In another embodiment, each memory cell can include sets of discontinuous storage elements, as described with respect to FIGS. 22 to 25. FIG. 29 includes a circuit schematic for that embodiment and is described with respect to the embodiment as illustrated in FIG. 30. Memory cells 2411, 2412, 2413, 2414, 2421, 2422, 2423, and 2424 are oriented within the NVM array 18, as illustrated in FIG. 29.

Referring to FIG. 29, BL1 2461 is electrically connected to S/D regions of the memory cells 2411, 2412, 2413, and 2414, and BL2 2462 is electrically connected to the other S/D region of the memory cells 2411, 2412, 2413, and 2414. BL3 2463 is electrically connected to S/D regions of the memory cells 2421, 2422, 2423, and 2424, and BL4 2464 is electrically connected to the other S/D region of the memory cells 2421, 2422, 2423, and 2424.

GL1 2441 is electrically connected to gate electrodes of the memory cells 2411 and 2421, SG1 2401 is electrically connected to select gate electrodes of the memory cells 2411 and 2421, and GL2 2442 is electrically connected to other gate electrodes of the memory cells 2411 and 2421. GL3 2443 is electrically connected to gate electrodes of the memory cells 2412 and 2422, SG2 2402 is electrically connected to select gate electrodes of the memory cells 2412 and 2422, and GL4 2444 is electrically connected to other gate electrodes of the memory cells 2412 and 2422. GL5 2445 is electrically connected to gate electrodes of the memory cells 2413 and 2423, SG3 2403 is electrically connected to select gate electrodes of the memory cells 2413 and 2423, and GL6 2446 is electrically connected to other gate electrodes of the memory cells 2413 and 2423. GL7 2447 is electrically connected to gate electrodes of the memory cells 2414 and 2424, SG4 2404 is electrically connected to select gate electrodes of the memory cells 2414 and 2424, and GL8 2448 is electrically connected to other gate electrodes of the memory cells 2414 and 2424. Each of the gate electrodes connected to the gate lines (GL1 2141 to GL8 2148) can act as a control gate electrode under some biasing conditions and act as a select gate electrode under other biasing conditions.

A bit line control module 2492 is coupled to BL1 2461, BL2 2462, and BL3 2463, and BL4, 2464. A gate line control module 2494 is coupled to GL1 2441, SG1 2401, GL2 2442, GL2 2442, SG2 2402, GL3 2443, GL4 2444, SG3 2403, GL6 2446, GL7 2447, SG4 2404, and GL8 2448. Each of the bit line control module 2492 and the gate line control module 2494 are conventional or proprietary and may include row or column decoders, voltage drivers, other suitable circuits to operate the NVM array 18, or any combination thereof. Each of the bit line control module 2492 and the gate line control module 2494 can include more than one control module. Each of the bit line control module 2492 and the gate line control module 2494 can the bit lines to be biased or electrically float to achieve the proper operation of the NVM array 18.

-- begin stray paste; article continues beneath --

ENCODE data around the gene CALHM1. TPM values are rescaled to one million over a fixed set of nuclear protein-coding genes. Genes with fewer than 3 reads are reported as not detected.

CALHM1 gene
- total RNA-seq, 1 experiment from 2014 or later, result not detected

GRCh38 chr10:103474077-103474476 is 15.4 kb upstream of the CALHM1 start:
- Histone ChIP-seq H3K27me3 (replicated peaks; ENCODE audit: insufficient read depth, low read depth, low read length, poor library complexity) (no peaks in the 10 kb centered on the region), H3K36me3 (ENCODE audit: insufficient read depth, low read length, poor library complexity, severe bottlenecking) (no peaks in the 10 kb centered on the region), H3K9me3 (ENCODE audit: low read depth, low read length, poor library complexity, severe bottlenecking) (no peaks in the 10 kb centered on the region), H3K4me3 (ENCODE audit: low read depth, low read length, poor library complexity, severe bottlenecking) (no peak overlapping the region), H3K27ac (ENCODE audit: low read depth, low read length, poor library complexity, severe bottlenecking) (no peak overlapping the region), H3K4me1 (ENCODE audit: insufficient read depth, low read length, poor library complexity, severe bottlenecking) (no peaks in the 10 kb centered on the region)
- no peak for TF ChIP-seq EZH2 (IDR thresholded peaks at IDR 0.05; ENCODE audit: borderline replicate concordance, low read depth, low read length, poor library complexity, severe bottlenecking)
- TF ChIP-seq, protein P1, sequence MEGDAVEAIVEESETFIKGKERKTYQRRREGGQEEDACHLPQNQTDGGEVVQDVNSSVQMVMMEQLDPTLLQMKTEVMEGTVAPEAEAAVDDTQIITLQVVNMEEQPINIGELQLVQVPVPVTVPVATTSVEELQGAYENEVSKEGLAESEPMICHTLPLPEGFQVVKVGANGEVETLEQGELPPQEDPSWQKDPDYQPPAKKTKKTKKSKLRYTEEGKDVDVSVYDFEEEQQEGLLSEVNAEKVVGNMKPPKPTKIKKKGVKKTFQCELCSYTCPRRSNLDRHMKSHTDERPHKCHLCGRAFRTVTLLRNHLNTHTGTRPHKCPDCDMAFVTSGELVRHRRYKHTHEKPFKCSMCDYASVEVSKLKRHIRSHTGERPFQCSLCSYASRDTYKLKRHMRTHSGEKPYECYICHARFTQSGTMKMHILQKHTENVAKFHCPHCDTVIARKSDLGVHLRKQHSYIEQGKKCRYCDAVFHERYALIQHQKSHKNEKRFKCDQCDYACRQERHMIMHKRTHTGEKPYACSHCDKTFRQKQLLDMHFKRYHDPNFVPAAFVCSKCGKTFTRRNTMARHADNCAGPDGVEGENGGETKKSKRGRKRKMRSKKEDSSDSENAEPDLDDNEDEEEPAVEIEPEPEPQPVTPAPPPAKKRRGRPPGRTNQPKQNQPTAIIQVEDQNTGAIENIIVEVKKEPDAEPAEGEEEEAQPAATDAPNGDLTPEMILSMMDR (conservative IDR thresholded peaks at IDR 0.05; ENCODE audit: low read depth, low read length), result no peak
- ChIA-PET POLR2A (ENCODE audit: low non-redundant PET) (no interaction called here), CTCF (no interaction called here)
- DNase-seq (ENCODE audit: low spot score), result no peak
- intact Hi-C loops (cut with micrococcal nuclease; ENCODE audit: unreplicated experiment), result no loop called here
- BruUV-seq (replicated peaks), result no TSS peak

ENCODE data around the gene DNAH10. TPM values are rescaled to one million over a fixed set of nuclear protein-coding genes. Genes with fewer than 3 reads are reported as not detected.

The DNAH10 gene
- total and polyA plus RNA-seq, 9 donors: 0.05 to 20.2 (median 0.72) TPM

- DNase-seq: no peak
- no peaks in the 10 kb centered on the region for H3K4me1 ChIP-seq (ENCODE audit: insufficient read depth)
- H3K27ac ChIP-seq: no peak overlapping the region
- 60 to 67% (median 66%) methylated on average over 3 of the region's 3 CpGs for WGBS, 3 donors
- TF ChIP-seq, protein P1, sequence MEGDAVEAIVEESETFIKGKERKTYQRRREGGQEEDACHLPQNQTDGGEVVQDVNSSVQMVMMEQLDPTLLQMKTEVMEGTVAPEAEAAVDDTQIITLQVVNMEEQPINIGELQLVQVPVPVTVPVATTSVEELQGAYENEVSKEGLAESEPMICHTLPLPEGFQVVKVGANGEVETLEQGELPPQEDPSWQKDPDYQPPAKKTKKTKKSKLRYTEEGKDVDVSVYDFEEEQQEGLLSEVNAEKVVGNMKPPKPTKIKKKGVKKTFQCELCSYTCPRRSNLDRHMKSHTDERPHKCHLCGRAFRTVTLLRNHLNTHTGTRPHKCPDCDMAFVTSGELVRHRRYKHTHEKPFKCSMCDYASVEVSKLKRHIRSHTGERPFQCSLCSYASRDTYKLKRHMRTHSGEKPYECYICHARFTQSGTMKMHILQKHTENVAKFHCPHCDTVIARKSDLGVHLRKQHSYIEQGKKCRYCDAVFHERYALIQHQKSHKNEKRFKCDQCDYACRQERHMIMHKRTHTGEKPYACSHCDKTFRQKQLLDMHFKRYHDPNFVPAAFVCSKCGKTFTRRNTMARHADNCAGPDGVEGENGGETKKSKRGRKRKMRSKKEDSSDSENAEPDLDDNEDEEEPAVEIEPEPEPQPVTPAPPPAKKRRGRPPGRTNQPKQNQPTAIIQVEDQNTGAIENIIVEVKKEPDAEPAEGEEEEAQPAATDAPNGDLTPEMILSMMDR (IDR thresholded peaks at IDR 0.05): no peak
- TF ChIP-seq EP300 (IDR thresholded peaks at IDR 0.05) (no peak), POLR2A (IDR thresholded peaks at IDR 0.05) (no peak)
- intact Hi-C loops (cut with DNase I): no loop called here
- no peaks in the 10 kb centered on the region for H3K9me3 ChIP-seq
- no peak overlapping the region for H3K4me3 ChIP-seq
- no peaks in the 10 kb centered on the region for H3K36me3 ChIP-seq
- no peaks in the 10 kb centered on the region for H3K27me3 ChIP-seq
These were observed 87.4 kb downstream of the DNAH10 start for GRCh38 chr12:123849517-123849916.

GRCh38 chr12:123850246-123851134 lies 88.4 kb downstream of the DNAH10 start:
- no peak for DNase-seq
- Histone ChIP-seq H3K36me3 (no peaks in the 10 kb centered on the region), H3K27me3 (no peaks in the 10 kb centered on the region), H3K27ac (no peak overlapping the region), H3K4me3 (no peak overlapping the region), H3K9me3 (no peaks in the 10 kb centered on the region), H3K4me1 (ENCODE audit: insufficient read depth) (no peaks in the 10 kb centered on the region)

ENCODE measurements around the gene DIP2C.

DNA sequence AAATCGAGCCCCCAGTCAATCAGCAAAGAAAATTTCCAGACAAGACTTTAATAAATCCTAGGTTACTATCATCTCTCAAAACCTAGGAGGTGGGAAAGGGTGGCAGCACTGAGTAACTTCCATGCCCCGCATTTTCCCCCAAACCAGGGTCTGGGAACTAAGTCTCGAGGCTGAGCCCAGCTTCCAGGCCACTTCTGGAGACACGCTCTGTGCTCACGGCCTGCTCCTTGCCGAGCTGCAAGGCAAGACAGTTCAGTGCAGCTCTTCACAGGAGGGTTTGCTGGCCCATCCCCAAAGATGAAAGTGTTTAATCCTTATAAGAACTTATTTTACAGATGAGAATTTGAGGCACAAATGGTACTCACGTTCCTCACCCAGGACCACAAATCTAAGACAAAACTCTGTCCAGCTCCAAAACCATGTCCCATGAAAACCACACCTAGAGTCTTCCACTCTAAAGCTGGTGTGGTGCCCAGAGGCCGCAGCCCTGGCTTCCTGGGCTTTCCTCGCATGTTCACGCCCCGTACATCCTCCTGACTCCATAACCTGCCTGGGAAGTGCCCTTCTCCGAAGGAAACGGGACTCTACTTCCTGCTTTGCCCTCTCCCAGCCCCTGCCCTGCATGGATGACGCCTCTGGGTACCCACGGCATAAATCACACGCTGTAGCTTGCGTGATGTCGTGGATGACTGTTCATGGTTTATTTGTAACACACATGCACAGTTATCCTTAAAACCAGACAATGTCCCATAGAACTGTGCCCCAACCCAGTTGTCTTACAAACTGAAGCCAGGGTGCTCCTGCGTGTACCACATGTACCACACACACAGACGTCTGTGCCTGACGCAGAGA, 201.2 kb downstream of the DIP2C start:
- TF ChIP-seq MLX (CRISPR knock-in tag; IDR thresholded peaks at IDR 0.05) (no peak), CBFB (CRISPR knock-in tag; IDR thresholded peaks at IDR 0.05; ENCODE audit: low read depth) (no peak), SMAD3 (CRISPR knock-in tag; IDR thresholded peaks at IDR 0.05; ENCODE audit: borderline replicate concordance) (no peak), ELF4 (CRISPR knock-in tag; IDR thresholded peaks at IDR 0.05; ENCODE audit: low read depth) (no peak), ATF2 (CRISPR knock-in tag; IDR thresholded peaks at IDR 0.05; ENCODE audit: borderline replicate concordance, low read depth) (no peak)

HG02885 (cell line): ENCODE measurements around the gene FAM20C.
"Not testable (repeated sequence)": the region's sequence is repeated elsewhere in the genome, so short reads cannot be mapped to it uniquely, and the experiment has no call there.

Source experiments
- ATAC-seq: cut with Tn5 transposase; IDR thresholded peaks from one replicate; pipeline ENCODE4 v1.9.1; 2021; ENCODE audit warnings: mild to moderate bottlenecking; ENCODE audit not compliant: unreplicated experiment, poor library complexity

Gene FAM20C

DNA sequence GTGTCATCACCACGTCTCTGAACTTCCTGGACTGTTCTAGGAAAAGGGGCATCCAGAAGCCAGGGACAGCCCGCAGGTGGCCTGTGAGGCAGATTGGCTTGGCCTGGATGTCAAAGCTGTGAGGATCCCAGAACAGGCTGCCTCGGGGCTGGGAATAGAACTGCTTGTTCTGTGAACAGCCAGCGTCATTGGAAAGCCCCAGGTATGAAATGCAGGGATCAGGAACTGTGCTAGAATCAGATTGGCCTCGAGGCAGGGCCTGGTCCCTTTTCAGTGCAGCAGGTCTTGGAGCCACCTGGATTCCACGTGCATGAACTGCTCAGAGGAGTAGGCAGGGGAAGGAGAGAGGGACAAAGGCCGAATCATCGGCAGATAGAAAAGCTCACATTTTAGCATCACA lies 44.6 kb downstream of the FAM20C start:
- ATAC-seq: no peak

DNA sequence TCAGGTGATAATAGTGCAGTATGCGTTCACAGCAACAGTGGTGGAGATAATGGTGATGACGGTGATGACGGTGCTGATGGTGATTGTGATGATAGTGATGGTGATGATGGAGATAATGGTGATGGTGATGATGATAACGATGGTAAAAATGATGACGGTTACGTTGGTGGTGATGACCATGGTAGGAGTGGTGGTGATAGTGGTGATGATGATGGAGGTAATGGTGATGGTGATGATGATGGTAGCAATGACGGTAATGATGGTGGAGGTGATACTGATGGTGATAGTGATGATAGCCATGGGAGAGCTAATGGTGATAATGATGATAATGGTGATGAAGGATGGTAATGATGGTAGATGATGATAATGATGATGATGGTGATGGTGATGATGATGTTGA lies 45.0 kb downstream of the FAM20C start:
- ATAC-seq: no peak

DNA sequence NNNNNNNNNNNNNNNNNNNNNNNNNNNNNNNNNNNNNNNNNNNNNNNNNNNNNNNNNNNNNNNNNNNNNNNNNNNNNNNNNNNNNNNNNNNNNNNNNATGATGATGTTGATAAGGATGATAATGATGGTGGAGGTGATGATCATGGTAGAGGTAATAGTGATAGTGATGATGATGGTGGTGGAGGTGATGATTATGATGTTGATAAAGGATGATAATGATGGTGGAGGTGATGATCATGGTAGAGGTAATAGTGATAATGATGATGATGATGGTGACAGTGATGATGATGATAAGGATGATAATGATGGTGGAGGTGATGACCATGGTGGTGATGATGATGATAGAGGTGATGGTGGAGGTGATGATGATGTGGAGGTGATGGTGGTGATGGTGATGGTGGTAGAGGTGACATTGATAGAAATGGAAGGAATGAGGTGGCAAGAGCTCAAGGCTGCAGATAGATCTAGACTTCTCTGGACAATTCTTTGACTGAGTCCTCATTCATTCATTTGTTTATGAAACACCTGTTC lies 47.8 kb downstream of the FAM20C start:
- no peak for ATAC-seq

FIG. 30 illustrates a physical embodiment of a portion of the NVM array 18 corresponding to the row that includes the memory cells 2411, 2412, 2413, and 2414.

Charge storage regions for the memory cells 2411 and 2412 are illustrated in FIGS. 29 and 30. The memory cell 2411 includes charge storage regions 24111, 24112, 24113, and 24114, the memory cell 2412 includes charge storage regions 24121 24122, 24123, and 24124, the memory cell 2413 includes charge storage regions includes charge storage regions 24131 24132, 24133, and 24134, and the memory cell 2414 includes charge storage regions 24141 24142, 24143, and 24144. The memory cells 2421 to 2424 include similar charge storage regions to the memory cells 2411 to 2414, respectively, but are not illustrated in FIG. 30.